Firstly, there is graphology, this method assumes that one’s handwriting can serve as a personality X-ray. Handwriting may reveal such traits as aspiration, eagerness, imagination, and ambition. The personality type is defined according to the size and slant of one’s script, how the „t’s“ are crossed, and whether the m’s and n’s are pointed or wedge-shaped. Secondly, there are Rorschach inkblot tests. For the sake of these tests one’s self type is judged on the associations one has about the ink spots presented. Thirdly, Leopold Bellak has come up with a method to define self type using the face, that is, according to him, a „map of the mind.“ Bellak believed that when dividing the face in half lengthwise and across, the right-side would reflect qualities people want to show, while the left would reflect the ones that they would rather conceal. Another good tool used in the self assessment is the „rating scales“. Rating scales typically are composed of a set of statements to which the respondent expresses a degree of agreement or disagreement. Lastly, there are „checklists“ that involve having respondents check all of the adjectives that they believe apply to them ((Lenz, Peterson, Sampson, Reardon, 1999, p. 323).

Now, having described various theories of self and self-knowledge as well as having provided several options as how to assess selves I would like to discuss the relevance of all of the above to counseling. As it can be understood, self-knowledge and self theories have always had a strong influence on the profession of counseling. This is so because counselors are dealing primary with people and of course, it is much easier to approach people whose personality types are known. It has been proven that that successes and failures people experience are strongly related to the ways they have gotten accustomed to view themselves and their relations with others.

As early as in the middle of twentieth century Prescott Lecky proposed that self-consistency was the strongest motivation force for human behavior (Lecky, 1945, pp. 26-27). His views were supported by Raimy who introduced measures of self-knowledge in counseling interviews (Raimy, 1948, p. 153). Additionally, Raimy believed that psychotherapy was all about changing the way people think about themselves, of course, if they think negatively. Thus, self-knowledge and self theories have three major qualities that are of interest to counselors. Firstly, this field is learned, secondly it is organized, and thirdly, it is dynamic (Raimy, 1948, p. 154).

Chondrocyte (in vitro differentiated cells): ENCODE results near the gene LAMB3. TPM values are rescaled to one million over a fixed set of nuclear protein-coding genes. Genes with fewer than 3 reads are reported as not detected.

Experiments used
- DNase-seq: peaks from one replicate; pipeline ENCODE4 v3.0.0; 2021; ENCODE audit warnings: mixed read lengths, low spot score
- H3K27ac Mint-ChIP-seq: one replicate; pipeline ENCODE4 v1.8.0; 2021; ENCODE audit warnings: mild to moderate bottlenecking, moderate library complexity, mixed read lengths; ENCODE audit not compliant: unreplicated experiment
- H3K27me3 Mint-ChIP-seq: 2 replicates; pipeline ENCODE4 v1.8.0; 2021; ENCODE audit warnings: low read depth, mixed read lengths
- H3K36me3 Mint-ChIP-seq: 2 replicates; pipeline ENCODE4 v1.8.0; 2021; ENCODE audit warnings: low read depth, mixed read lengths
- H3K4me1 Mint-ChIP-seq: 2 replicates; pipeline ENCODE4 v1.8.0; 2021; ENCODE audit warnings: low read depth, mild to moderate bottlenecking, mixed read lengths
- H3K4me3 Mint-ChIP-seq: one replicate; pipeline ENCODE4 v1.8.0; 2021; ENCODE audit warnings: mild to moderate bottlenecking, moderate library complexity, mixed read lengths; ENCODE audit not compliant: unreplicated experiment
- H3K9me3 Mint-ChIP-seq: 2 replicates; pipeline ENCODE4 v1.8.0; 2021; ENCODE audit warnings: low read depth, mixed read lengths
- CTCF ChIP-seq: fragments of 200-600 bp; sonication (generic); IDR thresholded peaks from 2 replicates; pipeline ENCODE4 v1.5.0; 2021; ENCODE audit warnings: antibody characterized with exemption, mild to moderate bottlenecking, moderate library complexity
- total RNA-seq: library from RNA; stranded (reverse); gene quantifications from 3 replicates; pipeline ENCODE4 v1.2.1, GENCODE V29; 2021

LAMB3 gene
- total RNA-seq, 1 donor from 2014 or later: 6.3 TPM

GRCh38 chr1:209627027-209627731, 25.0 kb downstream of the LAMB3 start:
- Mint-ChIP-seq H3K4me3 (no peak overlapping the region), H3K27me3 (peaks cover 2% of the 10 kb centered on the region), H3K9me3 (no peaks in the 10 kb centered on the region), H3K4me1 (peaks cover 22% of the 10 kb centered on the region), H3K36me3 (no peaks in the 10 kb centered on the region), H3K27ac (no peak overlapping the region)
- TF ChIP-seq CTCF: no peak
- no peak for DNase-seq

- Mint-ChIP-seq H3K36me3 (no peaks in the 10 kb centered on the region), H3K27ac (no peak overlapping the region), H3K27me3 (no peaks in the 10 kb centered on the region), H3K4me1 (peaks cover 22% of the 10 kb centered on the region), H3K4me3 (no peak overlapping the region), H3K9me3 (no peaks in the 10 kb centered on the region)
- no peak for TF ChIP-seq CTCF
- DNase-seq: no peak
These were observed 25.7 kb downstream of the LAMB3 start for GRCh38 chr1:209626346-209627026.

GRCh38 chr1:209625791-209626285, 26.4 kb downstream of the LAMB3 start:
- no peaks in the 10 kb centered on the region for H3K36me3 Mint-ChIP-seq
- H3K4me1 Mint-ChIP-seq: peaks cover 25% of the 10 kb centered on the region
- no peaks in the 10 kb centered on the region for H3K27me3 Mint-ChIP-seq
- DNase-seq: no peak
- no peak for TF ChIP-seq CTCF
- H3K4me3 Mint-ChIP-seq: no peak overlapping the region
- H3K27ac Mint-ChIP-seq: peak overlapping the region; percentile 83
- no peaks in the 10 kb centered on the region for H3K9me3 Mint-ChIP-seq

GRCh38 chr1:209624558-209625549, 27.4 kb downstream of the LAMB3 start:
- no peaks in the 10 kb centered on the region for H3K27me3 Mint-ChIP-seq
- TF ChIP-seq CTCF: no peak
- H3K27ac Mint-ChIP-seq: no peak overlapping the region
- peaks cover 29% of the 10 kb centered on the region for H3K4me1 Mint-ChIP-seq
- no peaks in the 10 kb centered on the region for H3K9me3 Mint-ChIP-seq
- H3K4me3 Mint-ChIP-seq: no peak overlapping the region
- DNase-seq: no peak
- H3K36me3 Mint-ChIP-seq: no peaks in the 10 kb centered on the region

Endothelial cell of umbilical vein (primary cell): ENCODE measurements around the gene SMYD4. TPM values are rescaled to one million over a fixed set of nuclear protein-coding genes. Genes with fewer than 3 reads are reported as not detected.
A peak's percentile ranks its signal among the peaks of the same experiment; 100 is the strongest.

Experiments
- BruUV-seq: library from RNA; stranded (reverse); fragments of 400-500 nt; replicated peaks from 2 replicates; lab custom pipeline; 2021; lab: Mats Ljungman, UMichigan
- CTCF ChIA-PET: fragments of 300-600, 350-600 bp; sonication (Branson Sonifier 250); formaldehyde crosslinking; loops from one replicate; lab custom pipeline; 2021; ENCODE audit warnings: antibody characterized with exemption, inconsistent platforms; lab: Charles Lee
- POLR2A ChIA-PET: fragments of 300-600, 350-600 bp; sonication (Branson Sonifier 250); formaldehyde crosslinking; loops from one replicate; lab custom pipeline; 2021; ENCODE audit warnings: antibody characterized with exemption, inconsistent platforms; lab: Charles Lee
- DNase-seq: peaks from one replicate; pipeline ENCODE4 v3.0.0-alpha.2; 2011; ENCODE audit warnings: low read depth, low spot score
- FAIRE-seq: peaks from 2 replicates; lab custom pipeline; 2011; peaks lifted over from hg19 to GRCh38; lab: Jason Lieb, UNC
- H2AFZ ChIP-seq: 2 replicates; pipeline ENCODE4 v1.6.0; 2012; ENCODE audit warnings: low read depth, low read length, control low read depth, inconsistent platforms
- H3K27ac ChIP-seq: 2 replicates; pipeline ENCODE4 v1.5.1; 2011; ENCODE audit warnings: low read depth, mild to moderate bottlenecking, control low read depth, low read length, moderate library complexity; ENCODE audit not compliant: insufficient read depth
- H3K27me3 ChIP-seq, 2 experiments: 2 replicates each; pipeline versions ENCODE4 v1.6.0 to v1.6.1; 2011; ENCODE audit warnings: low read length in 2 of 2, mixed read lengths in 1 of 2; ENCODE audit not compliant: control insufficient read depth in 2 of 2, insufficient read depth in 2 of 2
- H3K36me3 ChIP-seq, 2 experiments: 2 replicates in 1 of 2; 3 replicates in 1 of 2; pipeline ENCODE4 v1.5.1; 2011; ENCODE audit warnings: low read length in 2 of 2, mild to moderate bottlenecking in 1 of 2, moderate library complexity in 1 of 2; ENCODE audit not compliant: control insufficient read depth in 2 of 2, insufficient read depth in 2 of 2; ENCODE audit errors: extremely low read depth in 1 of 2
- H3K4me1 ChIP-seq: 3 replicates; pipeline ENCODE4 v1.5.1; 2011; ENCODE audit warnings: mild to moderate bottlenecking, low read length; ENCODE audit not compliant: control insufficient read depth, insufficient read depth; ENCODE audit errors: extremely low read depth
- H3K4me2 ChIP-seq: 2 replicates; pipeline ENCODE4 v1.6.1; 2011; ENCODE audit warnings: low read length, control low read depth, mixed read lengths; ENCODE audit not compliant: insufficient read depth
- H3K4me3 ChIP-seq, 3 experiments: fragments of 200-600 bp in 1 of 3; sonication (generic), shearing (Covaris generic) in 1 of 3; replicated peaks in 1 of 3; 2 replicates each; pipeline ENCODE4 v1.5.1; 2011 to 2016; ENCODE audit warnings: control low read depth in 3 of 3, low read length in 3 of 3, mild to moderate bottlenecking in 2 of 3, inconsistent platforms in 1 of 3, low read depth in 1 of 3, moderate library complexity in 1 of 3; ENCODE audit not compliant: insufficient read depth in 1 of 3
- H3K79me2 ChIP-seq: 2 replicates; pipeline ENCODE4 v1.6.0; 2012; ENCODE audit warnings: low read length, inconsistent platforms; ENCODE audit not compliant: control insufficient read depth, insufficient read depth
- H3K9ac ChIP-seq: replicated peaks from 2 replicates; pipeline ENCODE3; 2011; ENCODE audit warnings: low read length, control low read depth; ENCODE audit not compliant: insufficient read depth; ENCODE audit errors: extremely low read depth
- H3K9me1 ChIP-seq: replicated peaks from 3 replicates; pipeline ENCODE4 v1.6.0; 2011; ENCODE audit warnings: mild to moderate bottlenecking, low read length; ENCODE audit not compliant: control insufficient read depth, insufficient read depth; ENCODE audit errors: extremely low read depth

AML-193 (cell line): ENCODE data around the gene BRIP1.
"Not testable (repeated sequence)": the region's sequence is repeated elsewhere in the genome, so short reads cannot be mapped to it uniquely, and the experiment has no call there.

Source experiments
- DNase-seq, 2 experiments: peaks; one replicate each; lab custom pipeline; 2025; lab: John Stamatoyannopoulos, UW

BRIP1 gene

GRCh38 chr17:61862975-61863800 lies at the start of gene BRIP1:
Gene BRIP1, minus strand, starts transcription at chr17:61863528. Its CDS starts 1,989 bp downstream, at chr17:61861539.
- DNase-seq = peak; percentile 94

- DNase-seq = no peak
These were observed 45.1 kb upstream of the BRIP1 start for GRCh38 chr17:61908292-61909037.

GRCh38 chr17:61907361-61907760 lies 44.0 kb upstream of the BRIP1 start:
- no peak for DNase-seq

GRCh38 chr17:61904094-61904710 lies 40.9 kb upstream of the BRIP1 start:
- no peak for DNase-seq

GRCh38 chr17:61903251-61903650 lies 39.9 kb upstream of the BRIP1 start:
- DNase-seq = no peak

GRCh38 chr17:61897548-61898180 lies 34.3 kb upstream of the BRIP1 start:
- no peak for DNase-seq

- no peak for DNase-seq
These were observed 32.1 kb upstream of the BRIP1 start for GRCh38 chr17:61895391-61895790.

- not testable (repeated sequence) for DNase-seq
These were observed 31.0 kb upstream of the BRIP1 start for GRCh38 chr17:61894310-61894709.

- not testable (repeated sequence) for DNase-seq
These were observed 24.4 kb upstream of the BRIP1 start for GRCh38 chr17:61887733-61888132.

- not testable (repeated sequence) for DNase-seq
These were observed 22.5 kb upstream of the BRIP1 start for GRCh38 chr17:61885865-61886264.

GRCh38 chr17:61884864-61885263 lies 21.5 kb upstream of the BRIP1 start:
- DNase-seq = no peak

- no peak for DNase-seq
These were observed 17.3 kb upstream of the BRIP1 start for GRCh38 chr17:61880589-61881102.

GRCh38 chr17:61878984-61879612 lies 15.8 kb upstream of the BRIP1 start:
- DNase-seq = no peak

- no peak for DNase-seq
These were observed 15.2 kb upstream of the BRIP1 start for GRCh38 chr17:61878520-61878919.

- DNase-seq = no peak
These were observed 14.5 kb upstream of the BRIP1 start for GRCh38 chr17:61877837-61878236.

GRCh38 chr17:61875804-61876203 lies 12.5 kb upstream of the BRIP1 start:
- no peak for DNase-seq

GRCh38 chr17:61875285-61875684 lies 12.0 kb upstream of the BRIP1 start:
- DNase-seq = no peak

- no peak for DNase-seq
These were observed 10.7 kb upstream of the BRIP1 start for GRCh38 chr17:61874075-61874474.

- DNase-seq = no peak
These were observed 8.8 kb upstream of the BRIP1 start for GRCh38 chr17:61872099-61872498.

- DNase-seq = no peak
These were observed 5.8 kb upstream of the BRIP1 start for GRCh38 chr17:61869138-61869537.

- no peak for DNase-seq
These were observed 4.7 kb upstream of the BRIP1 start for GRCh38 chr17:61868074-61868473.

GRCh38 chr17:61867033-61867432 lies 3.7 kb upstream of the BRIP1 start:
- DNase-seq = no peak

Consequently, when counseling a client a counselor should be aware about the personality types and various assessment methods that can be used in order to get closer to the inner self of a person, by this making the help more efficient and the recovery more rapid. Self assessment tests could be a valuable tool, however, counselors who are willing to assess self-knowledge and self concepts must be aware of several characteristics of such tests.

These characteristics include technical adequacy of the assessment procedure, demand nature of self-report measure, and, of course, whether a particular evaluation is used for clinical purposes or pure research (Lenz, Peterson, Sampson, Reardon, 1999, pp. 324-326).

It has to be remembered that not every client can be diagnosed and helped using the self-knowledge techniques. This is because such measures must involve people who have a sufficient level of self-awareness (Ingersoll, 2007). If one does not possess a sufficient level, it might be very challenging for one to answer personal evolution questions. Additionally, such tests require substantial verbal competence – a skill that cannot be overlooked (Strauser, 1995, p. 273). Furthermore, counselors cannot take the results of such tests for granted because even at early ages people start to understand that some responses to questions would be better accepted than the others. Thus, the truthfulness of self tests has to be doubted (Strauser, 1995, pp. 274-275).

In conclusion I would like to say that from my point of view the psychological theories and tools involving the theories of self and self-knowledge are valuable and useful indeed for the counseling practice. Though, it has to be remembered that counselors deal with people, thus I do not think that even the best and proven theories can be always applied. It has to be remembered that all these theories, researches, studies and tools have been designed more for research than for practical clinical use. Thus, in order to insure the overall help to an individual a counselor has to combine the information he/she has received about the self type from the individual and his/her (counselor’s) intuition and experience when dealing with a particular case.